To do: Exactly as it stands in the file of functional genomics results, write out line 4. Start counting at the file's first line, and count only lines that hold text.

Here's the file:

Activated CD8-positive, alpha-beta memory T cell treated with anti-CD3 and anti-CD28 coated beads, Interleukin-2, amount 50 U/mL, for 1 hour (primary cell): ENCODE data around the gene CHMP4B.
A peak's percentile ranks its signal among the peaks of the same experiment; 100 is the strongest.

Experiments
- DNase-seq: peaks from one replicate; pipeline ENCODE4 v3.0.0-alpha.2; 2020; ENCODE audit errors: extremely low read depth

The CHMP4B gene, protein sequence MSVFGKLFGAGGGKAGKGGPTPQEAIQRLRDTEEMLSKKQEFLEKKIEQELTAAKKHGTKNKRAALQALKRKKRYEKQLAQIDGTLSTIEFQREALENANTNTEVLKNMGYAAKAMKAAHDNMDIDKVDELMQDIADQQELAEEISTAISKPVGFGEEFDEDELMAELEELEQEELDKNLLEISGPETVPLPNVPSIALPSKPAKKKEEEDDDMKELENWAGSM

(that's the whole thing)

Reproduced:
- DNase-seq: peaks from one replicate; pipeline ENCODE4 v3.0.0-alpha.2; 2020; ENCODE audit errors: extremely low read depth